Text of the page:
Cost Considerations One essential item you should have at the top of your priority when searching for apartments is the availability of ready cash vs. the projected cost of the move. Be careful, sometimes calculations can be deceptive. Any move to a new place will cost you some moolah.. Prospective renters must have enough money to facilitate the move and pay the rent.
Preparations Just like most places in the U.S., you must have a minimum of your first month’s rent and a security deposit ready before you can move into a rental property in Coral Springs. The specific rules vary, though, so contact the apartment management to find out what they require from renters of their property. People are always looking for good real estate deals in Coral Springs, so don’t assume that you have all the time in the world to “mull things over.” If it looks good to you - GRAB IT! Chances are another person might think it’s a great deal, as well. With this in mind, write down a list of priorities for your ideal apartment (e.g. in-unit washer/dryer, two bedrooms, infinity pool and waterslide, etc.) to help you make quick decisions regarding the properties you will find.
Requirements A good credit history and proof of employment, or steady income, will go a long way towards facilitating your move. The proof of steady income might be in the form of pay stubs, usually for the past six months. Almost all landlords will perform background checks on prospective renters, but a letter of recommendation from a previous landlord, or current employer, goes a long way, too - assuming it will be positive. Put your best foot forward when dealing with property managers, dress to impress, and turn on your polite manners to show that you are a desirable renter. In case everything goes well during your interview with the property manager, have your security deposit ready and whip out your pen to secure the apartment without further ado.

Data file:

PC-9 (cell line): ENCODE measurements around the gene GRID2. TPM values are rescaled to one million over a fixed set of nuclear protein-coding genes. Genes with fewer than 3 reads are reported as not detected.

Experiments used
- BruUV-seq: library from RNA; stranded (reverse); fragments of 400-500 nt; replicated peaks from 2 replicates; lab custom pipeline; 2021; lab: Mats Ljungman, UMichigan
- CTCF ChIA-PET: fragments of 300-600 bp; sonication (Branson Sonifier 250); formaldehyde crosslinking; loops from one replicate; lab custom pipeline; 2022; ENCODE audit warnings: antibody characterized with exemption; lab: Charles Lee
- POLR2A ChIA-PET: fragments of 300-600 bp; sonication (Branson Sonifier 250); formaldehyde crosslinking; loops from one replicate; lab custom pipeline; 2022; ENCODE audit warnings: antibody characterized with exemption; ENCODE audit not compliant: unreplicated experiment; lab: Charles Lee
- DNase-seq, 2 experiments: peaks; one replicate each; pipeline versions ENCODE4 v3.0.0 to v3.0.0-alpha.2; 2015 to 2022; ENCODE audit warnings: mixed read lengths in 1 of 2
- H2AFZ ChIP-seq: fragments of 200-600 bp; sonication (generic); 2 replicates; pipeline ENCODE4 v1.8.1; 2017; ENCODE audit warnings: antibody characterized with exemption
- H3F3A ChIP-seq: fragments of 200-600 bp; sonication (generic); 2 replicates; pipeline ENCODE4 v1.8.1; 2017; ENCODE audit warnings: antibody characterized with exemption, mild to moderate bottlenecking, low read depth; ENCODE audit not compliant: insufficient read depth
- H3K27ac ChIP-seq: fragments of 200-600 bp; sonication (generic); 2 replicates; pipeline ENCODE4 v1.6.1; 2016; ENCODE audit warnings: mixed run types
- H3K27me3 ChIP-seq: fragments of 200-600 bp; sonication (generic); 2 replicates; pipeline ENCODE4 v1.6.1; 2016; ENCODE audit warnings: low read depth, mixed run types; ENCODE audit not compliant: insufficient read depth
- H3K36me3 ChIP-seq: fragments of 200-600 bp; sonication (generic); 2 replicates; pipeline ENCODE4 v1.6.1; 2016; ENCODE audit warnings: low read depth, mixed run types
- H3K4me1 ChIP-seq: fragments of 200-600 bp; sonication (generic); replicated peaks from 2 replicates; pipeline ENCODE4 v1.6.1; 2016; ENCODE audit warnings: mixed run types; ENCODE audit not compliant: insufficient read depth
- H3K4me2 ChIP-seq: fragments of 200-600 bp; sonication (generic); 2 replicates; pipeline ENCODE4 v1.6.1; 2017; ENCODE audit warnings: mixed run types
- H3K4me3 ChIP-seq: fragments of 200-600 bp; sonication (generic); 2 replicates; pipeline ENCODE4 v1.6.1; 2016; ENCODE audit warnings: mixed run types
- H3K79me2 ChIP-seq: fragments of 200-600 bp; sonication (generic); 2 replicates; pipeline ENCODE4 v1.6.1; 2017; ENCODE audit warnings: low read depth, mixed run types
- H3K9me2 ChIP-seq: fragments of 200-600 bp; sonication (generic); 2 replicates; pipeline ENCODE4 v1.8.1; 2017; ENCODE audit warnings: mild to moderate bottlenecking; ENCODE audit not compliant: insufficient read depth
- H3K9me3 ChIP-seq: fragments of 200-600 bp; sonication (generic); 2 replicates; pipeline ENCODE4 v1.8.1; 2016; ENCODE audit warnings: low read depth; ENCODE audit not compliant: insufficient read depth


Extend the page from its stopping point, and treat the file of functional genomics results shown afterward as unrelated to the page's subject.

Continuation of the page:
There is a community, or several, in Coral Springs that can fit your needs perfectly. All you have to do is look for them – and follow this guide, of course.
Atlantic Boulevard: This is a community that is conveniently located in the middle of Coral Springs, providing easy access to great shopping, access to the major roads, and good restaurants. Life in the path of least resistance feels good here.
Cypress Pointe: Access to clubhouses, lush landscapes, and access to amenities like pools, picnic areas, and basketball courts.
Glenwood Subdivision: With relatively affordable apartments, Glenwood is the neighborhood for those on the lookout for the most bang for their buck.
Glen Walk: The prices for real estate in this area is a bit steeper than other areas, but the benefits are tremendous.
While most of the residents have their own vehicles, the city also provides a bus service (Broward County Transit) for the convenience of residents who either do not have their own transportation or choose not to use it. Sometimes driving can just be more than one can bear.
One of the highlights of living in Coral Springs is the different annual festivals, most notably, the Our Town Festival. These events draw a sizable number of tourists who come to be a part of the festivities. A notable Florida Heritage site is the Coral Springs Covered Bridge, a 40-feet steel bridge that is the only covered bridge in the Florida public right of way - take that Vermont! For those who appreciate art, the Coral Springs Center for the Arts puts out a number of shows and Broadway series every year.
Chances are that Coral Springs might seem a little more laid back to you if you are used to a more hectic lifestyle. Get ready to find your new home!